This section is used to acknowledge the contributions of institution authorities who provided the facilities to carry out the research work or

Acknowledgment:  This section is for who assisted in the study whose contributions did not rise in the view of the principal investigator to authorship and to credit the funding agencies that supported the work etc. should be brief.

 

REFERENCES TYPED AS FOLLOWS

For Journal with DOI or Without DOI:

Author, A. A., Author, B. B., & Author, C. C. (Year).Title of article.Title of Periodical, volume number(issue number), pages. http://dx.doi.org/xx.xxx/yyyy  example :http://doi.org/10.31695/IJASRE.

Or

James, A.O. and Akaranta, O. (2011).Inhibition of Corrosion of Zinc in Hydrochloric Acid Solution by Red Onion Skin Acetone Extract. Res. J. Chem. Sci.,1(1), 31-37.

For Book:

Paramanik Achinto & Paramanik Rabin Chandra (2014).Assessment of Medicinal Plants and Environmental factors using Molecular Marker, International E-Publication, India, pp 1-151. ISBN: 978-93-84648-12-1

For Dissertation/Thesis:

Varala Ravi (2013). A Facile Synthesis of Biologically Active Phthalimides & Its’ Analogues - A Study, Doctorate Thesis. International E-Publication, India. pp 1 - 242, ISBN: 978-93-83520-15-2

For Conference Proceeding/Souvenir

Kothari D.P. (2011). Energy and Environmental problems facing India and their Solutions for Sustainable Development. Souvenir from 1st International Science Congress.Indore, India, 24th-25th Dec. pp 1-3.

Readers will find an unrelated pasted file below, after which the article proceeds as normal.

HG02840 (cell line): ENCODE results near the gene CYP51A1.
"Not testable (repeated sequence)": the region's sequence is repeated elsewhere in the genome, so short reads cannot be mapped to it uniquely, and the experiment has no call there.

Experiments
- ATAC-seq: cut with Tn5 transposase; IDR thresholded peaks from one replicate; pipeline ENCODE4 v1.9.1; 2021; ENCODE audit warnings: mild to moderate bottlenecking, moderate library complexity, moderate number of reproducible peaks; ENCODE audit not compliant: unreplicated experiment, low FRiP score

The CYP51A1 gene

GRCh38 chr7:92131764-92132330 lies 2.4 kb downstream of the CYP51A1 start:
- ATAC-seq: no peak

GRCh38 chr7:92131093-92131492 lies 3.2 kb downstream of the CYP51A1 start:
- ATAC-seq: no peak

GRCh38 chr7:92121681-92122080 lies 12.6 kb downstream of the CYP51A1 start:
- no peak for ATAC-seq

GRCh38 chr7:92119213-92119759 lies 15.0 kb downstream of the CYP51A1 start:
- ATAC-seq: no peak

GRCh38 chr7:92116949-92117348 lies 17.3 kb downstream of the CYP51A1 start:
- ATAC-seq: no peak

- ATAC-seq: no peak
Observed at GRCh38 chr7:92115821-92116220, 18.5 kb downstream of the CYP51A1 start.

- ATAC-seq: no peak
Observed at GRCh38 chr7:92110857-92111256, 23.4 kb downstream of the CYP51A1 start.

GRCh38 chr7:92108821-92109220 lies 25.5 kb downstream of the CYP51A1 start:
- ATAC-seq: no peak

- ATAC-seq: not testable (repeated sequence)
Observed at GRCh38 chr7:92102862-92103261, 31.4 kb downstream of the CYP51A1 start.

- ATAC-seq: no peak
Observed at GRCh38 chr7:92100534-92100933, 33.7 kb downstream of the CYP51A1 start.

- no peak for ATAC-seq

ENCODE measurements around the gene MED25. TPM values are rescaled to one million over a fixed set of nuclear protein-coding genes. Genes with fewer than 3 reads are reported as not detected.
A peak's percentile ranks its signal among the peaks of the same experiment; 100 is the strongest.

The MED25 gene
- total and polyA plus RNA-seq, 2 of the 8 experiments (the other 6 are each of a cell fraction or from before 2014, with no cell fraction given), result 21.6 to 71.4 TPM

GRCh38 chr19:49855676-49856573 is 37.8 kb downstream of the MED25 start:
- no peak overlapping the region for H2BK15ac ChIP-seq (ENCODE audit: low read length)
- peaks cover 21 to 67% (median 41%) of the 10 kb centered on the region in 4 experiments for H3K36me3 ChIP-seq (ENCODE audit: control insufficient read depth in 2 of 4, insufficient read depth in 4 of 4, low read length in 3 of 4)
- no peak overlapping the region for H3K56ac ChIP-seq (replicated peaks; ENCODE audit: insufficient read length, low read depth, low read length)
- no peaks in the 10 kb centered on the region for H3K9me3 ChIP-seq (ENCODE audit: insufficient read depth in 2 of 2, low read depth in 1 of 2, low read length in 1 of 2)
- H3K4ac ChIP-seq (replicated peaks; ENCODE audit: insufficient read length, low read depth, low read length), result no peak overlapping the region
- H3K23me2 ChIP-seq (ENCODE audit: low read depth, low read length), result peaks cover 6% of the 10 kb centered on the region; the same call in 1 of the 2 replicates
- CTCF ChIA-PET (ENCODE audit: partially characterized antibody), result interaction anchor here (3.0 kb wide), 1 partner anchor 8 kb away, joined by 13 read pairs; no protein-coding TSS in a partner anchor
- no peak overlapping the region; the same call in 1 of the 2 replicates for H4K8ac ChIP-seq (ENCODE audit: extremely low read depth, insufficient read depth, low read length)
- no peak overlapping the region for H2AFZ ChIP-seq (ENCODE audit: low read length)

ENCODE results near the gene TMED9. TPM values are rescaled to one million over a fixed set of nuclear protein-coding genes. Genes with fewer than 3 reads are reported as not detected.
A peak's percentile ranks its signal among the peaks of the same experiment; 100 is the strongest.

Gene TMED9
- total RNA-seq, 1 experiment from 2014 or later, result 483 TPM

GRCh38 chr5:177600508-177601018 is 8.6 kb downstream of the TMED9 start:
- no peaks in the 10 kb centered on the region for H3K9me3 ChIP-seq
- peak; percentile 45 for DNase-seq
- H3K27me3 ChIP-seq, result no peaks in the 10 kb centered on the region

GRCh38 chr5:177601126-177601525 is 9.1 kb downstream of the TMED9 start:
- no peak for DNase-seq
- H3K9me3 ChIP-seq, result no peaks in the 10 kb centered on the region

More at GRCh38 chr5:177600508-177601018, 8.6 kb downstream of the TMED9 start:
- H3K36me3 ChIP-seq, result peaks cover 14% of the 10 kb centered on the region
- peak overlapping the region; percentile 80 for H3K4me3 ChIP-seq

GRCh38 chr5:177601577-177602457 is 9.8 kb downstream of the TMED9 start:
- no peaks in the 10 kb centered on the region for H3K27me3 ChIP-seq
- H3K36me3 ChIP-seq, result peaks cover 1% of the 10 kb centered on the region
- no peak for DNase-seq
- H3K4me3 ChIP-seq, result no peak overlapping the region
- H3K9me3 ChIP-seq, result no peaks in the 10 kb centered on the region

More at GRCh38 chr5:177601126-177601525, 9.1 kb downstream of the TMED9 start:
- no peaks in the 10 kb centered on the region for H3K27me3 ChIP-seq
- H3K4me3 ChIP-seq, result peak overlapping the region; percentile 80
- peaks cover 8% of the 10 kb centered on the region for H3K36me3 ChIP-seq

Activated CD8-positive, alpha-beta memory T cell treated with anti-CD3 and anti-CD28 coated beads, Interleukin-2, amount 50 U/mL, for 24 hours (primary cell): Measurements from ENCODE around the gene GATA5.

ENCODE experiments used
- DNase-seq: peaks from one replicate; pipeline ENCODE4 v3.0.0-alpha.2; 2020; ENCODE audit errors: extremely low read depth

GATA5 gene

For Website/URL

Author.Title.Complete URL/Website address. Mention date/month/year of access.

Review Paper /Case Study divided as: Introduction, Minimum two heading, Conclusion, Acknowledgement,

 REFERENCES

References should be listed at the end of the paper in alphabetical order. Articles in preparation or articles submitted for publication, unpublished observations, personal communications, etc. should not be included in the reference list.

Abdullahi, S. H., & Hussein, A. (2015). Educational challenges in post-transitional Somali. Mogadishu: Heritage Institute for Policy Studies.

Bishop, J. H. (1999). Are national exit examinations important for educational efficiency? Swedish Economic Policy Review, 6, 349–398.

Cochran, W., G. (1977). In Sampling Techniques (3rd). New York: John Wiley & Sons.

Hassan, A. H., & Wekesa, M. (2017). Factors influencing education quality in Mogadishu in Somalia. The Strategic Journal of Business & Change Management, 4(3), 127–146.

Honig, T. (2018). € The effect of conflict on education: Evidence from Sierra Leone. London: London School of Economics & Political Science. Retrieved from https://mpra.ub.uni -muenchen.de/85064/.

Mahajan, M., & Singh, M. K. (2017). Importance and benefits of learning outcomes. Journal Of Humanities And Social Science, 22(3), 65–67. Retrieved December 04, 2019,

United Nations. (2018). The sustainable goals report - 2018. New York: United Nations.